On Monday, Adams joined with House Education and Labor Chair Robert C. Scott, D-Va., as well as Education Secretary Miguel Cardona and White House senior adviser Gene Sperling in announcing state-by-state funding for colleges and universities under the 2021 COVID-19 recovery law, which Biden signed into law almost one year ago.
The American Rescue Plans’s funding for higher education "includes over $10 billion for community colleges and over $2.7 billion for HBCUs — one of the largest-ever federal investments in community colleges and HBCUs,” White House Press Secretary Jen Psaki said Monday.
The president is scheduled to visit with House Democrats at their annual retreat in Philadelphia on Friday, the anniversary of the bill signing. Unlike at the Senate Democratic retreat Wednesday, there will be substantial media coverage for the House version, which is scheduled to start Wednesday.
Addressing racial violence
Elsewhere on Capitol Hill, the Senate Judiciary Committee focused in part on the threats against HBCUs at a hearing Tuesday about the rise in hate crimes across the country, which also includes a significant increase in crimes motivated by bias against Asian Americans or victims' gender identity.
Kristen Clarke, who heads the Civil Rights Division at the Justice Department, told the senators that FBI statistics show that hate crimes are at their highest level in two decades. More than 60 percent were motivated by race, and more than half of those targeted Black people.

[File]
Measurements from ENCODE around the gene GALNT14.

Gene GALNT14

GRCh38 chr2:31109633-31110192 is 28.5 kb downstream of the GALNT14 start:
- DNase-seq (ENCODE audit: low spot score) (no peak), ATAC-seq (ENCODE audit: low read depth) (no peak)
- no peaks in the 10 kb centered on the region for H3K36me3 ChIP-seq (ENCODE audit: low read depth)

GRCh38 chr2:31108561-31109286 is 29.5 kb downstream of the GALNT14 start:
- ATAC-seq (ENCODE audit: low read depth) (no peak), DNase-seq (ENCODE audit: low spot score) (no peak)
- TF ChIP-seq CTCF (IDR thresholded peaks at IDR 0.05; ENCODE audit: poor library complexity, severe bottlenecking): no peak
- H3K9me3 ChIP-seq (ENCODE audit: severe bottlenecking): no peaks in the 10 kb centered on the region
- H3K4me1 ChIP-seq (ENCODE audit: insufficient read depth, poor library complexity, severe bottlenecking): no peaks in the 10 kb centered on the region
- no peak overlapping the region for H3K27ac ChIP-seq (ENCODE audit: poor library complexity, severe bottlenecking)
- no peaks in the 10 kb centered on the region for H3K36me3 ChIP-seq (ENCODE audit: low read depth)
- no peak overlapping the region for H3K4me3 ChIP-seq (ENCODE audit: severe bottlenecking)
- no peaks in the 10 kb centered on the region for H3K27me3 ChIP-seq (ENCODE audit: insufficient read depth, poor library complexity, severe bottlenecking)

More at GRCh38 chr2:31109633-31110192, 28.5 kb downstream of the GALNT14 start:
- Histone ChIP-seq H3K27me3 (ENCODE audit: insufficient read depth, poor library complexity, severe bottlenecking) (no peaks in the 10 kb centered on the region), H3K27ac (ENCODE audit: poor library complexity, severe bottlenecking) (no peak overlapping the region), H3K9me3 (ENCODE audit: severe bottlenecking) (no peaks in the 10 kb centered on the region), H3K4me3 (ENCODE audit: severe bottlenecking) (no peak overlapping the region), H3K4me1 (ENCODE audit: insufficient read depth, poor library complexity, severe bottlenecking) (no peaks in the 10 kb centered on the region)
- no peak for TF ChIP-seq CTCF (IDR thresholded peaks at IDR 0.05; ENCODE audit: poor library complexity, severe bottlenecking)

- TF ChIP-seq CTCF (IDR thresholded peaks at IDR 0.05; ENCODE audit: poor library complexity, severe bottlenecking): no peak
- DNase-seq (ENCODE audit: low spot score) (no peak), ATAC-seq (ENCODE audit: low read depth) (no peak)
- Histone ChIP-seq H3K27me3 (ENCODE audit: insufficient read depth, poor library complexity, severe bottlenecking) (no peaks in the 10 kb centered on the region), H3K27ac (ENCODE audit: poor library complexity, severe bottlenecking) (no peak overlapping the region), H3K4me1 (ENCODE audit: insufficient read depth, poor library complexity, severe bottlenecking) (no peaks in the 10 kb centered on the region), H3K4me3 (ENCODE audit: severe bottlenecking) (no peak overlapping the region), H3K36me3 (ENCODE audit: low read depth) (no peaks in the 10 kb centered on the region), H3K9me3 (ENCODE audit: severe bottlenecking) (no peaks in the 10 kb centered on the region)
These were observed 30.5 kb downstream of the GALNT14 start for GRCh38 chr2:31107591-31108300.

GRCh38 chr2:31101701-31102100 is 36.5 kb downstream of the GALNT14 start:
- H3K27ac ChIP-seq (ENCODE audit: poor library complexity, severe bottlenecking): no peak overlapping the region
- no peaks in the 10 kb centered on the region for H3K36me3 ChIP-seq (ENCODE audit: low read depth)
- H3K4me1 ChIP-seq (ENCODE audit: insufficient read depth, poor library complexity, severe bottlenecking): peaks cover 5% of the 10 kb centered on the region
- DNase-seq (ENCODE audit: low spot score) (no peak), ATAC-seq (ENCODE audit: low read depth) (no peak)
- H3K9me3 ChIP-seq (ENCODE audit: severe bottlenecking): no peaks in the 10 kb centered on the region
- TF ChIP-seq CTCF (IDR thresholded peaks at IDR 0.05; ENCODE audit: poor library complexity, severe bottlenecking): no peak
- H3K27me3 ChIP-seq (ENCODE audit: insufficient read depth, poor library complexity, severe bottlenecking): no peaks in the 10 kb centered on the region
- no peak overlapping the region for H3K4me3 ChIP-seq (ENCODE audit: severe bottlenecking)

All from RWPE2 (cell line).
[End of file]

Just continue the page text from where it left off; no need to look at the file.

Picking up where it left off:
“This much is clear: No community is immune from violent acts of hate,” Chair Richard J. Durbin of Illinois said. “And Congress cannot ignore the appalling rise in hate incidents we’ve seen in recent years.”
But the senators received little new information about the HBCUs that received bomb threats over the past two months, since the investigation is being conducted through the FBI’s counterterrorism unit. More than half the nation’s FBI field offices have been activated to review and investigate those threats, Clarke said.
South Carolina Republican Sen. Tim Scott testified at the hearing, saying his “heart has been heavy” because of the threats to HBCUs, including Claflin University in his home state.
Nearly half of the professional class of African Americans who are college graduates, such as teachers, doctors, lawyers and military officers, found their start at HBCUs, Scott said.
“Students were going about their everyday business, trying to get to classes, trying to do what students do on campuses every day,” Scott said. “Being told to shelter in place, find safe haven, when you’re just trying to learn, it’s a devastating event that could easily scar you emotionally as well.”
Walter Kimbrough, the president of Dillard University in New Orleans, told the committee that the FBI should redouble its efforts to find those responsible, in part because to date no bombs have been found, nor has evidence been found of a plan to actually bomb an institution.
That means law enforcement officials are not conducting full security sweeps after threats, leaving it up to campus security. “We are more vulnerable now than at the beginning of the threats,” Kimbrough said.